What are some religious orders that combine contemplative and active lifestyles?


#1

I want to join a religious order that combines both contemplative and active lifestyles. I already know that the Dominicans and the Passionists do this.


#2

My first recommendation would be the Society of Jesus, or Jesuit. I there is a new order that follows Ignatian spirituality called Miles Christi (Soldier of Christ). I have been helped by this order for the past three years. You can check them out at www.mileschristi.org.

God bless you!


#3

[quote="Samuel63, post:2, topic:287352"]
My first recommendation would be the Society of Jesus, or Jesuit. I there is a new order that follows Ignatian spirituality called Miles Christi (Soldier of Christ). I have been helped by this order for the past three years. You can check them out at www.mileschristi.org.

God bless you!

[/quote]

I was going to say the same thing about the Jesuits!

Haven't heard of Miles Christi. :thumbsup:


#4

The Order of Friars Minor give their member a great deal of freedom to live out their vocation as they most feel called. Capuchins also.


#5

I may be wrong but I don’t think so but the monastic order is a mix of contemplative prayer and an active lifestyle. As monks like to say pray and work. Pray of course is a part of their every day, they say all the hours together, and I think they do lectio devine in some way together, and if not it is strongly encouraged that all do lectio. Then they work, bake bread, build caskets, make soap, teach classes, and many many other things. Just a suggestion. One last thing try to learn more about who you, and what prayer life fits you. If you enjoy nature and praying in God’s creation be a fransican and stay away from monastic life. If you enjoy praying and diving into scripture, and you could spend hours and hours a day just reading scripture, then the monastic order may be for you. what liturgies you enjoy could be a part of this as well. When discerning a call to religious life know what your spirituality is as a person, it will help your discernment.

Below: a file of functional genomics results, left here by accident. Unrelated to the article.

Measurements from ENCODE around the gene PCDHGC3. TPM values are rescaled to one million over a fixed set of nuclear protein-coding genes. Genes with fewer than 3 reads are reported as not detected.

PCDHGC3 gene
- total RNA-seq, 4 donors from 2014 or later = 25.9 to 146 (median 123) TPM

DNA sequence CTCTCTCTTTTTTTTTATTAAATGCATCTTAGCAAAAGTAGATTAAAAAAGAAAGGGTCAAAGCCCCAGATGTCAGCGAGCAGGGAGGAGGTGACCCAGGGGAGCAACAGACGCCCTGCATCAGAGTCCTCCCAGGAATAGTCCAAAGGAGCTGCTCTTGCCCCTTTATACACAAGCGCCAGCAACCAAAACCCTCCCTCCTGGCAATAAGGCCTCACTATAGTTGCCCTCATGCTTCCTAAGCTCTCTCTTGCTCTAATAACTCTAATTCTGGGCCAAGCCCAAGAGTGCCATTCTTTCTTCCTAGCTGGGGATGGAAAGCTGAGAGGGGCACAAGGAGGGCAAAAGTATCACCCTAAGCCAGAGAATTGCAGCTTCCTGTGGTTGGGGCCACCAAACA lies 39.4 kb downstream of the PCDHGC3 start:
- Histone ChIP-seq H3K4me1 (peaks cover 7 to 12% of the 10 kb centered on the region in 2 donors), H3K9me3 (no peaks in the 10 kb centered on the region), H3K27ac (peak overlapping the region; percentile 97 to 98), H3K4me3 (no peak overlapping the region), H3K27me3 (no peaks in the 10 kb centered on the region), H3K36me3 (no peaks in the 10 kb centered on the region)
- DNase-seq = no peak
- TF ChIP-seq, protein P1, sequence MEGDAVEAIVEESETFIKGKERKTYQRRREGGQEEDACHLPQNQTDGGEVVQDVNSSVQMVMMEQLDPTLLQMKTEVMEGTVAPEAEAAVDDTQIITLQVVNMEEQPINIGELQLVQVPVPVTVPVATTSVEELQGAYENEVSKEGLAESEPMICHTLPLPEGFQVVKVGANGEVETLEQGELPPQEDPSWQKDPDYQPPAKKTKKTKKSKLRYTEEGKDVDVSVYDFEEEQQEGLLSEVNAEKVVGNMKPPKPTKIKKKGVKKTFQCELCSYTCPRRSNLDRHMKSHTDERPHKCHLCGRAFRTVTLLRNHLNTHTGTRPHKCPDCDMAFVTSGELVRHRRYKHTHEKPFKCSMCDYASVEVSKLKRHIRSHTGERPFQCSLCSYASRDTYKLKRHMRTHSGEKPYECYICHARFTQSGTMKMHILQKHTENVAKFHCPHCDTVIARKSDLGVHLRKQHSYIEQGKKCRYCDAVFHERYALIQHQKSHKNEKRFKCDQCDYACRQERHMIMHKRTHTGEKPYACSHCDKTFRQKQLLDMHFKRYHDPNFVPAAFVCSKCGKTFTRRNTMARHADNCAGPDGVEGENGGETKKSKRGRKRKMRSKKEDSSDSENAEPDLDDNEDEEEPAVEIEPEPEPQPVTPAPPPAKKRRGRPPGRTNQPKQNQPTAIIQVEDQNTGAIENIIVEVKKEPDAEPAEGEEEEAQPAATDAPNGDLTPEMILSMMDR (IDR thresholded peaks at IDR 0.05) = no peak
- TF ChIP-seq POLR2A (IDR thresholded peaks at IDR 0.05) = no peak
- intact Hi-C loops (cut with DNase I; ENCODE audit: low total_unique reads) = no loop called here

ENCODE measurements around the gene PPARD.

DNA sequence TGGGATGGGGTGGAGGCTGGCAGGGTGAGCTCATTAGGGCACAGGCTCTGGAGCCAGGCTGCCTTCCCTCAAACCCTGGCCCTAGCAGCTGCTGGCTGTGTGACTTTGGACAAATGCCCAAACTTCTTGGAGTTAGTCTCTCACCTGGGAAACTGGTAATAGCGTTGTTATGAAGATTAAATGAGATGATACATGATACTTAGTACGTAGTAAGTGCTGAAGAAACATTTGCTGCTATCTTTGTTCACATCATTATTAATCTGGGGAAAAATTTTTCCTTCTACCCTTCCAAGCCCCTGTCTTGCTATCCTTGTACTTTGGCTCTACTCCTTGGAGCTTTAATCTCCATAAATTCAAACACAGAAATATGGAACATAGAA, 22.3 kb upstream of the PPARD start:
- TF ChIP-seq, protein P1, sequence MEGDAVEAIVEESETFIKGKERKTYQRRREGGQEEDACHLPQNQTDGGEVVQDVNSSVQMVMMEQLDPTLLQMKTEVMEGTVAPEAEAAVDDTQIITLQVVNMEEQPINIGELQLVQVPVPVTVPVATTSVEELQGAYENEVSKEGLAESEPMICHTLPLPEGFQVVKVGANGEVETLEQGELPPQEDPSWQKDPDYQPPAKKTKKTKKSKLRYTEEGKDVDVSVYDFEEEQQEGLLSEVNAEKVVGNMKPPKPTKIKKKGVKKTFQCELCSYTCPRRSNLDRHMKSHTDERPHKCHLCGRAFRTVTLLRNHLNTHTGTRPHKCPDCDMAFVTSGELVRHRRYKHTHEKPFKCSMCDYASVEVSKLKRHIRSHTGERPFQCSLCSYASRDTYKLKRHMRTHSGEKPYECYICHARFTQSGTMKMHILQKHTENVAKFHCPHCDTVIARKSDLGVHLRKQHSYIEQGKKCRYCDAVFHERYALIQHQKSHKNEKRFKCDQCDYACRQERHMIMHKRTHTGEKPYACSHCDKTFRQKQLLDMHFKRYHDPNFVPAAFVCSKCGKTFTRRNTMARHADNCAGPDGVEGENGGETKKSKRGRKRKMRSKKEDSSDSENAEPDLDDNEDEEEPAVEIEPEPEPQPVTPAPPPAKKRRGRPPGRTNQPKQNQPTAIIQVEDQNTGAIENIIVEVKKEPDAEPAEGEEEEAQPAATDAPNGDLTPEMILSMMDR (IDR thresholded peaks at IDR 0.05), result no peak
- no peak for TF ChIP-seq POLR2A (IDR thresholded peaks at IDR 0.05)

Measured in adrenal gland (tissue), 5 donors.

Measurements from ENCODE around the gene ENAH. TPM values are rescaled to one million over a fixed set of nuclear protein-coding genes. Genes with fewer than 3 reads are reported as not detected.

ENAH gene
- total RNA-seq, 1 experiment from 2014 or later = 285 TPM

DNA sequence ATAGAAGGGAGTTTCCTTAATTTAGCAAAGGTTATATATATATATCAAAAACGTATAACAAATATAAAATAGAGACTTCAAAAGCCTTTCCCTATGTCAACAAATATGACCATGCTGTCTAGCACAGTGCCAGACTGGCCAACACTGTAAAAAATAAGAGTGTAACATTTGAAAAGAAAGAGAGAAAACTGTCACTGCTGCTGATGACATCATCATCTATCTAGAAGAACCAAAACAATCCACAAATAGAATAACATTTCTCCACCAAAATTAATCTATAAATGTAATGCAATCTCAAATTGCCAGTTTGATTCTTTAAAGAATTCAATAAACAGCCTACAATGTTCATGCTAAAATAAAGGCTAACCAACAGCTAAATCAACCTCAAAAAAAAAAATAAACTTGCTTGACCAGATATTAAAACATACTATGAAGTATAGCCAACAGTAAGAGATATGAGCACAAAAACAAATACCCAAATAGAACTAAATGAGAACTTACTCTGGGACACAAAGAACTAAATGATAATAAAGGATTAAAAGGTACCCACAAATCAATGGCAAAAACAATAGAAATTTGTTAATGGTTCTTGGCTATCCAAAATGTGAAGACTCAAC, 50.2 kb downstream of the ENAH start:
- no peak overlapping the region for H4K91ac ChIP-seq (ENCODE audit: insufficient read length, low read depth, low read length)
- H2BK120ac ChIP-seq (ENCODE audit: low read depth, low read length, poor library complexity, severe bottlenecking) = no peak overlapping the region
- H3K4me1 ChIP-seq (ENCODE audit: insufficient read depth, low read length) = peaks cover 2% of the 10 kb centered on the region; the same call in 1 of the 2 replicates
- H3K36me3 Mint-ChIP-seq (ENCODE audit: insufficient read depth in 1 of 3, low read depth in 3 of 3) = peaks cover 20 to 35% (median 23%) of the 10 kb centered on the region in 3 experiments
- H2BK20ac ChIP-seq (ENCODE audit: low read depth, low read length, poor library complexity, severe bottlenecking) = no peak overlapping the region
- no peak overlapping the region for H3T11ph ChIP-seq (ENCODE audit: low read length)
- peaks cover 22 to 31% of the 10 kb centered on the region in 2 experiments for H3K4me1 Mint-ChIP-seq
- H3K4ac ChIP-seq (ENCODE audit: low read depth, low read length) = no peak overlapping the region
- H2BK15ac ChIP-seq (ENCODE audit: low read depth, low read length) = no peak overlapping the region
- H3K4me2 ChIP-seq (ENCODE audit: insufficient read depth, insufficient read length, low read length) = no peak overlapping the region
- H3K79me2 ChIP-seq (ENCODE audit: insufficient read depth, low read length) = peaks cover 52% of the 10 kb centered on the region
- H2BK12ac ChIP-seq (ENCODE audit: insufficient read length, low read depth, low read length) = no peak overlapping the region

#6

The Fraternity of Jerusalem is a newer order but I know they are semi monastic meaning all of their members work part time in the community as well as live the monastic life. I have included the link below. I have included the English version of their website. The community's main language is French but don't let language turn you off. In Quebec, there are lots of language courses that you can take. If God is calling you to them, he will help with the language issue. Their community is wonderful and their music is heavenly. They have a community in Montreal in a very beautiful church. It is so gorgeous. I've also included their youtube video. If you have any questions, message me.

jerusalem-montreal.org/bienvenueEng.html

youtube.com/watch?v=itMhCD1ys54

youtube.com/watch?v=B9FlGTEU7OM&feature=channel&list=UL


#7

There are variety of choices, depending on whether you primarily wanted to be an active religious in ministry or a contemplative who also had a ministry. Even in contemplative religious orders, people have jobs to do!